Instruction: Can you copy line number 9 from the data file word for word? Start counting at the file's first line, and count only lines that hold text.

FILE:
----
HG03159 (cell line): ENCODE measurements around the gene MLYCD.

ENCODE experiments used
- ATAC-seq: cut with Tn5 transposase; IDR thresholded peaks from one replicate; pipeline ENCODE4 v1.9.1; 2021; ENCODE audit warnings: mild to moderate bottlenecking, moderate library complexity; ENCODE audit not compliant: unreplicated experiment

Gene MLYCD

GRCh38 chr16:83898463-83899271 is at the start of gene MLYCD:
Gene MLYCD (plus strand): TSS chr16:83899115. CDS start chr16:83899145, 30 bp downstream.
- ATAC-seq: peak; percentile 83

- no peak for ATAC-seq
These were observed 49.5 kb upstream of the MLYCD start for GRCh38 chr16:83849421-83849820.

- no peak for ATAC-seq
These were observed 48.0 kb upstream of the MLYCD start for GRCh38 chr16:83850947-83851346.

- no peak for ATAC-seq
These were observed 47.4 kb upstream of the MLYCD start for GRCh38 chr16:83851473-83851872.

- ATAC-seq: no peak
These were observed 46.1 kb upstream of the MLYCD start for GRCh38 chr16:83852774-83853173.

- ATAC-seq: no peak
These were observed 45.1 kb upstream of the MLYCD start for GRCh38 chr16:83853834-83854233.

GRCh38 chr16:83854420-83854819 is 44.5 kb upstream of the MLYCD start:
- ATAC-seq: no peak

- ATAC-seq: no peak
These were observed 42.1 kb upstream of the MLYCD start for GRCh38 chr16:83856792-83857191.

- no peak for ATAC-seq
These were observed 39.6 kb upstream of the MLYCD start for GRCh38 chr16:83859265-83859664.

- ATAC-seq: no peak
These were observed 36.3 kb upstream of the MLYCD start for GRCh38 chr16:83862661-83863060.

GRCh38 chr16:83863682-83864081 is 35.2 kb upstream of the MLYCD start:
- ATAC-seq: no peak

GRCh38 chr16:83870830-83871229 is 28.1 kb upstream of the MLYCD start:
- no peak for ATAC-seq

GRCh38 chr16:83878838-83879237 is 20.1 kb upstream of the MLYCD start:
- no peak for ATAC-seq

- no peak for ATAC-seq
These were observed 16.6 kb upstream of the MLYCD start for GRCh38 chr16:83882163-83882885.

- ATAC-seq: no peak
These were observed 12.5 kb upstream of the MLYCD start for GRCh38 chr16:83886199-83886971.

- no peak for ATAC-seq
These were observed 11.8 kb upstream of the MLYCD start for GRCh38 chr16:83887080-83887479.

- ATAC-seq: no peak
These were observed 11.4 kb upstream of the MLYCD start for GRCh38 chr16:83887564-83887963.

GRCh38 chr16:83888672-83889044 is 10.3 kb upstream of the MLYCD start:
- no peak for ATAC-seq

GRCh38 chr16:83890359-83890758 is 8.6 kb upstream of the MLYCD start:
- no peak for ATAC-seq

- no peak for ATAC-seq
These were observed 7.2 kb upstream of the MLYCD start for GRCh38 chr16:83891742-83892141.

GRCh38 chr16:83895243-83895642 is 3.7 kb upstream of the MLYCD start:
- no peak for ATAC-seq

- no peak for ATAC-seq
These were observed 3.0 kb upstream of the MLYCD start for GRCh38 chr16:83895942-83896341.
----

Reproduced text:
These were observed 49.5 kb upstream of the MLYCD start for GRCh38 chr16:83849421-83849820.